The Rise of Skywalker – Initial Thoughts

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Spoiler Free:
It deserved more space. I agree with those who say it’s jam-packed and ticks a lot of boxes. I liked it but wish it had more breathing room.

I also agree the trilogy, as a whole, is incoherent, with The Rise of Skywalker (TRoS) ignoring The Last Jedi (TLJ) as much as possible without (much) literal retconning. And it’s fair to say TLJ ignored a lot of The Force Awakens (TFA). The result is two films that sort of track and a middle film that doesn’t, with the final film trying to do two-film’s worth of storytelling. [1]

I also agree a saving grace, in all three, is the characters: the core actors are great, their performances excellent, their chemistry palpable, both among the younger crew and in their relationships with the older guard. This pleases me enormously as a character-oriented viewer—and, indeed, the core four from these movies are the most recent experience I’ve had in film/TV of falling in love with a new set of characters, the next most recent being Game of Thrones (starting 2011). All this is to say, it’s very hard for me to find characters I love, and that this trilogy accomplished it must stand for something real.

I also like the film’s sociopolitical vantage point. Star Wars has always engaged with the real world. The original trilogy harkened back to the Nazis and arguably alluded to Vietnam with Endor. The prequels explicitly addressed the post-9/11 years, critiquing the erosion of democracy in the name of protection from external threat. This trilogy, and TRoS in particular, addresses our current moment of seeming helplessness, of the consolidation of power in the hands of ever fewer, the acceleration of climate devastation, and the mounting fear that those of us who don’t want these evils (they are evils) are simply too outgunned, literally and financially, to do anything. The basic message of TRoS is to keep hope alive; we have a chance. The way it executes the good guys’ victory (is that a spoiler?) is not easy to relate to the real world, but the message of hope remains crucial. And perhaps on a real-world level, this makes the message of TRoS the most important of the Star Wars movies’.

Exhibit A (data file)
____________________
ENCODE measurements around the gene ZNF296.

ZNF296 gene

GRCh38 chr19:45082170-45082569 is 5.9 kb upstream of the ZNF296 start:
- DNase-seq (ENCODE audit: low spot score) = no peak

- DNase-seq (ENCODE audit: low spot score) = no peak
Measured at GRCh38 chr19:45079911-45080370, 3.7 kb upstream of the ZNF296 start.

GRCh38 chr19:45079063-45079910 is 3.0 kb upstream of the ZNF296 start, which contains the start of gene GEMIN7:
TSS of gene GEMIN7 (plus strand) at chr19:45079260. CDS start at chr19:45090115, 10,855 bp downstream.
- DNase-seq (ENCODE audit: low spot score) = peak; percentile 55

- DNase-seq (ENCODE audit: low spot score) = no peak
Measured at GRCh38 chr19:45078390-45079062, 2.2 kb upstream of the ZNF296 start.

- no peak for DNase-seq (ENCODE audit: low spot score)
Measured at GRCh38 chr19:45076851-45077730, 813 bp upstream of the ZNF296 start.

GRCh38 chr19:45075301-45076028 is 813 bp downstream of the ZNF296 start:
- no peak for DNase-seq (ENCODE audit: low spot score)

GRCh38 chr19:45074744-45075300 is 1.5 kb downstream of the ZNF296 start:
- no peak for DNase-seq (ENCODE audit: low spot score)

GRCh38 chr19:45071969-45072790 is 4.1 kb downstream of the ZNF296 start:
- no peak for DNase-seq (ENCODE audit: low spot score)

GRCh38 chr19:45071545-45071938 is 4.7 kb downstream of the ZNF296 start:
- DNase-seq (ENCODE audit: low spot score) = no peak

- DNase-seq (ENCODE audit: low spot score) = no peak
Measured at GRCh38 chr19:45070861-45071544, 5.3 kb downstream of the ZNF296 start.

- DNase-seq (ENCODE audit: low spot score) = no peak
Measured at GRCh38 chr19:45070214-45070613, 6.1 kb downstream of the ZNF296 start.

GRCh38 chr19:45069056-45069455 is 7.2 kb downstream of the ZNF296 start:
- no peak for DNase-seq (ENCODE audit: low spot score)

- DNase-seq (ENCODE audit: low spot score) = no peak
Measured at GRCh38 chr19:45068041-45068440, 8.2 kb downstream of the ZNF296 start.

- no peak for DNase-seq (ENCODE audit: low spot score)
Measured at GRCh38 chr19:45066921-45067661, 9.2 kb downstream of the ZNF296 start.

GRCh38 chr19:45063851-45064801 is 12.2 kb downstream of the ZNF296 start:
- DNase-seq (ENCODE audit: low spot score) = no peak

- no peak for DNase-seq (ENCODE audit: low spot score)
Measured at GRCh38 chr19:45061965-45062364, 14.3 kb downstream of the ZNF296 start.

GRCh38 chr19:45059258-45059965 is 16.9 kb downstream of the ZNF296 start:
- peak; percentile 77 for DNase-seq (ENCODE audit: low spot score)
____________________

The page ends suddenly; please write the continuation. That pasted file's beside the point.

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Arwen Spicer
Arwen Spicer

Arwen Spicer is a science fiction writer and writing teacher raised in the San Fransciso Bay Area, and Northern California will hold her heart forever, even if it turns into a desert. She wrote her doctoral dissertation on ecology in utopian science fiction and is an educator on the concept of workable utopias. Her novel The Hour before Morning was hailed as “A carefully paced, rewarding sci-fi debut” by Kirkus Indie.

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Arwen Spicer

Arwen Spicer

Arwen Spicer is a science fiction writer and writing teacher raised in the San Fransciso Bay Area, and Northern California will hold her heart forever, even if it turns into a desert. She wrote her doctoral dissertation on ecology in utopian science fiction and is an educator on the concept of workable utopias. Her novel The Hour before Morning was hailed as “A carefully paced, rewarding sci-fi debut” by Kirkus Indie.

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